Clement Attlee – the brave surburban revolutionary who rebuilt postwar Britain

When Clement Attlee was once asked how he had felt on first entering 10 Downing Street, his reply was characteristically terse and modest.

“There were jobs to be done,” he said.

There were indeed jobs to be done, and he did them – leaving a postwar legacy that still lives on today.

It is 75 years since he became Prime Minister, beating Winston Churchill in the general election in July 1945.

For the next six years he led a government that would transform the country and lay the foundations on which so much that we value in this country still rest.

These achievements were all the more remarkable given that they were forged in the gloom of an economy broken by war and with a Cabinet riven by rivalries, distrust and raging egos.

Clement Attlee and Aneurin Bevan in 1954

Attlee made an unlikely revolutionary – an ex-public schoolboy who had seen active service in the ill-fated Gallipoli campaign. Nye Bevan, a constant thorn in his side, was withering about his boss’s “suburban middle-class values”.

Yet he oversaw a government that created the welfare state, gave birth to the NHS and rescued the country from the rubble of the Second World War. Biographer John Bew writes in Citizen Clem: “That he was unthreatening and unexotic did not mean he was not bold, courageous and sometimes radical.”

On entering Downing Street on July 26, 1945, Attlee inherited a country on the verge of bankruptcy. More than two million troops needed to be demobilised and returned to work, industrial output had ground to a halt, and there was a housing crisis caused by the Blitz.

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The domestic challenge was matched by the foreign one. Britain’s position on the world stage was at risk from the rise of the Soviet empire and the demand for independence from colonial states.

Attlee addresses crowd shortly after leading Labour to victory

The task was daunting, but Attlee was blessed with a high-calibre Cabinet including no-nonsense Foreign Secretary Ernest Bevin, Chancellor Hugh Dalton, Ellen Wilkinson on education, Stafford Cripps at the Board of Trade and, most famously perhaps, Nye Bevan as Minister for Health.

The founding of the NHS is regarded as the signature policy of the Attlee years, but just as impressive were the National Insurance Act that provided the first comprehensive welfare system, the New Towns Act and the building of over 800,000 council houses.

Rail, coal and electricity were taken into public ownership. Trade union rights were improved, sick pay extended and health and safety measures introduced. They even created our first national parks.

But his legacy goes beyond his domestic achievements. He began the process of dismantling the British Empire by granting India and Pakistan independence in 1947. Attlee and Bevin were the driving force behind the creation of NATO in 1949 which bound America into Western European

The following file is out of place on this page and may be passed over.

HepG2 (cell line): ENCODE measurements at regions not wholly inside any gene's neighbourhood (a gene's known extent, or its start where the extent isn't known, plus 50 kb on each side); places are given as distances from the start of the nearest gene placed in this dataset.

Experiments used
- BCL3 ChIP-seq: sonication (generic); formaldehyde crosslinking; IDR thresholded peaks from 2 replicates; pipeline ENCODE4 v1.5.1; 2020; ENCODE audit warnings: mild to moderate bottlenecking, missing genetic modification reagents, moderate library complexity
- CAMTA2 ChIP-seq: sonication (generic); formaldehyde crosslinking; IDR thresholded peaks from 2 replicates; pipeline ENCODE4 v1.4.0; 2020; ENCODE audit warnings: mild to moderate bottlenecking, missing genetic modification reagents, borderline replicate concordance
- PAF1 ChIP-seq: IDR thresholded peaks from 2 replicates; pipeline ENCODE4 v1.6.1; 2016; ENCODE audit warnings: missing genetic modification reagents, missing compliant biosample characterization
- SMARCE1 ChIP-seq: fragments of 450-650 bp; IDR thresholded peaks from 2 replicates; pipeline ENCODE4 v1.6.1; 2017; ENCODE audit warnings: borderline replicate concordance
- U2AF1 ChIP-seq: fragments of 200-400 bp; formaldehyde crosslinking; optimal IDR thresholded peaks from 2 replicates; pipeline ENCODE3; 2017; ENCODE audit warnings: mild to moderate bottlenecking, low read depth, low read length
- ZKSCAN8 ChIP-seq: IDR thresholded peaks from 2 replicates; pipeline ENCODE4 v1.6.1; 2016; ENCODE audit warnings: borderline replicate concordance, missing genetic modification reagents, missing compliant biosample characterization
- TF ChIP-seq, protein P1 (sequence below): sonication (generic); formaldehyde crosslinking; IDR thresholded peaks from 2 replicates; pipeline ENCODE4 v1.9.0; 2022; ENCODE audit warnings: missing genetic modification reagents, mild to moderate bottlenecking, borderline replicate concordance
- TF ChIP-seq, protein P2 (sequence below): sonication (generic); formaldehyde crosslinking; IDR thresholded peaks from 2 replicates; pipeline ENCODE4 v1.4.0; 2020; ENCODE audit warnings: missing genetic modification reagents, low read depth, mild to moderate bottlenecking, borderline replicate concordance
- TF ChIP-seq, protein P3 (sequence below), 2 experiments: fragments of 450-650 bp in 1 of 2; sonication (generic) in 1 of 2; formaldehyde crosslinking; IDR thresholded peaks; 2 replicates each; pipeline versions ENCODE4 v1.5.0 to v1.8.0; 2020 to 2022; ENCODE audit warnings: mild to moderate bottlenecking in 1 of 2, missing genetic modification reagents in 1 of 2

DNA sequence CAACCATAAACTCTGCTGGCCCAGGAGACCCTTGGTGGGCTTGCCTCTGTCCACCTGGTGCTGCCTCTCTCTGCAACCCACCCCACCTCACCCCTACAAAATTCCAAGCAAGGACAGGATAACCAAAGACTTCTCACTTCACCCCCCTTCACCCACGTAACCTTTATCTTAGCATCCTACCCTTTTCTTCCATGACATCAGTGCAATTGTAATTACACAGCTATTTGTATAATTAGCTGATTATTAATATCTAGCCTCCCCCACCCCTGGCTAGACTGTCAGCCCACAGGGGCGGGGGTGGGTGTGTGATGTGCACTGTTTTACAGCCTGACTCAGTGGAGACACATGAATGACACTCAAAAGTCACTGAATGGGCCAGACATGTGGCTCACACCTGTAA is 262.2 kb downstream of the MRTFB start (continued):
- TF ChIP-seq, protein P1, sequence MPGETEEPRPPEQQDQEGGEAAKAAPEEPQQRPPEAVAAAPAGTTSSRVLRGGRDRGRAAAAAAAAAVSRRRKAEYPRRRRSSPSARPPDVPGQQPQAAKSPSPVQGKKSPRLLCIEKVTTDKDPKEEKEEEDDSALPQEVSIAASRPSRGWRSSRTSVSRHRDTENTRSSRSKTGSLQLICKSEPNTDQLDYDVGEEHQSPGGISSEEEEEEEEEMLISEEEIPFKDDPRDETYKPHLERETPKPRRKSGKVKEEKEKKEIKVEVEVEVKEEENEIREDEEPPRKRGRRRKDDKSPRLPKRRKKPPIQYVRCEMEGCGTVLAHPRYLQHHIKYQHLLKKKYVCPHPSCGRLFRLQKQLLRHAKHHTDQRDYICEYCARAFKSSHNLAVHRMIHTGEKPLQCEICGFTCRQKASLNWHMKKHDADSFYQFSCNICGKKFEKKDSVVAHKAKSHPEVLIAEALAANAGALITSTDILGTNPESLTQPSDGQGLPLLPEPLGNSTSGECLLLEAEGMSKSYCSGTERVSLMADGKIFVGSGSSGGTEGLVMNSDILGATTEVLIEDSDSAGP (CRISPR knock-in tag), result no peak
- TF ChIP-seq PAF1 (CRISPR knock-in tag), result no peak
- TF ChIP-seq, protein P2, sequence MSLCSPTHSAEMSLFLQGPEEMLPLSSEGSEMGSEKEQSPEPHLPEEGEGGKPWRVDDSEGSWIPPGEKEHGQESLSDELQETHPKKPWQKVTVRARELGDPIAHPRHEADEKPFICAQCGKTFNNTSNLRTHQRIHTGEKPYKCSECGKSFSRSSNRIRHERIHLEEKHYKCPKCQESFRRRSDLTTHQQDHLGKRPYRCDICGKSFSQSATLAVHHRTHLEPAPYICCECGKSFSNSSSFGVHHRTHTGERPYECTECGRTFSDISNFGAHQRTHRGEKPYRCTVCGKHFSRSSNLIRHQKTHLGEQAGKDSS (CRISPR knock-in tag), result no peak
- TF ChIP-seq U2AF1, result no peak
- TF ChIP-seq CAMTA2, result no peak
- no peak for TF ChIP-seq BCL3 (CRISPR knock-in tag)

security for generations to come.

Shadow Home Secretary Nick Thomas-Symonds MP said Attlee’s status as the greatest Labour PM was ‘beyond doubt’

More controversially, Attlee made sure Britain had its own nuclear deterrent, a decision taken without debate in Parliament or the Labour Party, and despite straining the finances of a country on the edge of bankruptcy.

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Bevin said Attlee was set on having “an atomic bomb with a Union Jack on it”.

Tensions in Cabinet were never far from the surface. When told Bevan was his own worst enemy, Bevin quipped: “Not while I’m alive, he isn’t.”

Attlee found himself struggling to keep unity in the party as the economic difficulties mounted.

There was a fuel crisis in 1947 and the devaluation of the pound in 1949.

The continuation of rationing remained a constant source of irritation. At the February 1950 general
election Labour squeezed home with a majority of five. A few months later Nye Bevan resigned in protest at plans to charge for prescriptions.

Attlee called a snap election in 1951 to try to win a clear majority but, despite winning the popular vote, lost power to his rival Churchill.

The Cabinet was physically exhausted and the divisions within the party were becoming harder to contain.

Only later could they look back on how much they had achieved in such extraordinary circumstances.

Basic rights we now take for granted, such as a cradle-to-grave welfare system, compensation for injured workers, unemployment pay, sickness benefit and maternity leave, were first introduced by this proud socialist government.

Shadow Home Secretary Nick Thomas-Symonds MP, who has written biographies of Bevan and Attlee, said Attlee’s status as the greatest Labour PM was “beyond doubt”.

He added: “That rests on his ability to have chaired that quite remarkably talented 1945-51 Cabinet and to have kept the peace between them as well.

“The creation of the welfare state, the transformation of the economy through nationalisation, the crowning achievement of the NHS are all testament to his lasting legacy.”

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